The March 11, 2011 tragedy at the Fukushima Daiichi power station in Japan immediately etched its place in history as arguably the most noteworthy of the three nuclear energy disasters to date. This Article surveys the response to Fukushima both in Japan and worldwide. It observes that rather than stopping what many thought was a burgeoning "nuclear renaissance," the global policy reaction post-Fukushima was more varied. Using the examples of Germany, the United States, and China, the Article examines the three general approaches to nuclear energy that nations have followed since Fukushima: abandonment, status quo, and expansion. The Article then uses these different responses to highlight core tensions in energy policy, namely, between markets and planning, between resilience and path dependence, and in values. The Article concludes by summarizing Fukushima's likely impact on nuclear power going forward, noting the inherent complexity in energy and energy law and policy systems.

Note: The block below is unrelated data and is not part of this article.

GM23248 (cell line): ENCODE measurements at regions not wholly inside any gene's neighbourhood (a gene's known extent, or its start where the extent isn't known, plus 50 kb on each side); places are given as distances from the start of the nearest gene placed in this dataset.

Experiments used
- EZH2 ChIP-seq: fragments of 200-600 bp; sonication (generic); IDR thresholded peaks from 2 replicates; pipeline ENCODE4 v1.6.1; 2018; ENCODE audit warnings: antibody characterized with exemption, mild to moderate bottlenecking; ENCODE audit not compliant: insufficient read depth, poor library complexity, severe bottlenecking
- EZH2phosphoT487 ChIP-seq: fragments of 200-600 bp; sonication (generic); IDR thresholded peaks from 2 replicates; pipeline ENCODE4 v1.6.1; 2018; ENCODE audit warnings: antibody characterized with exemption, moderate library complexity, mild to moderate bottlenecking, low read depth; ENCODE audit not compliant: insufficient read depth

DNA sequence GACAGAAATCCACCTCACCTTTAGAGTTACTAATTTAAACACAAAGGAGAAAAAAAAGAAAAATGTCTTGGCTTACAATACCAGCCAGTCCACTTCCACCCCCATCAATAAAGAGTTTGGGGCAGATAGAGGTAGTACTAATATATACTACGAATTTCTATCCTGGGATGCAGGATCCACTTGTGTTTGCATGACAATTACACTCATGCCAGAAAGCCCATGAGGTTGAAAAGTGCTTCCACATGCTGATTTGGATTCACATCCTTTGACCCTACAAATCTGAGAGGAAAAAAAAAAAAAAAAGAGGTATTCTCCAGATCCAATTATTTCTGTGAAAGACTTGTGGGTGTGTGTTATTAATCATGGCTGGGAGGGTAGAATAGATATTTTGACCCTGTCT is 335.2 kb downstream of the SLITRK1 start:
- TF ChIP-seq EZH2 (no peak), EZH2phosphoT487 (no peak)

TABLE OF CONTENTS I. INTRODUCTION II. THE CLOUD: THE FUKUSHIMA DISASTER AND ITS AFTERMATH IN JAPAN III. THE SHADOW: GLOBAL REACTIONS TO FUKUSHIMA A. Abandonment B. Status Quo. C. Expansion. IV. SOME LIGHT: FUKUSHIMA AS A LENS INTO GLOBAL ENERGY POLICY. A. Markets vs. Planning B. Path Dependence vs. Resilience C. Values vs. Values D. Implications: Nuclear Energy Post-Fukushima V. CONCLUSION I. INTRODUCTION
"That place is finished. It's only fit for ghosts." (1) That is how one former resident of Japan's Fukushima Prefecture now describes the area that, on March 11, 2011, suffered the triple devastation of a 9.0 earthquake, its ensuing tsunami, and, then, a triple meltdown of the Fukushima Daiichi nuclear power station. (2) Indeed, the meltdown at Fukushima undeniably changed the place--so much so that, in an effort to assure the public of the government's rehabilitation efforts, national politicians in Japan, including the Prime Minister, have taken to television, drinking water from the site and eating peaches grown in the region, to advertise the area's safety. (3)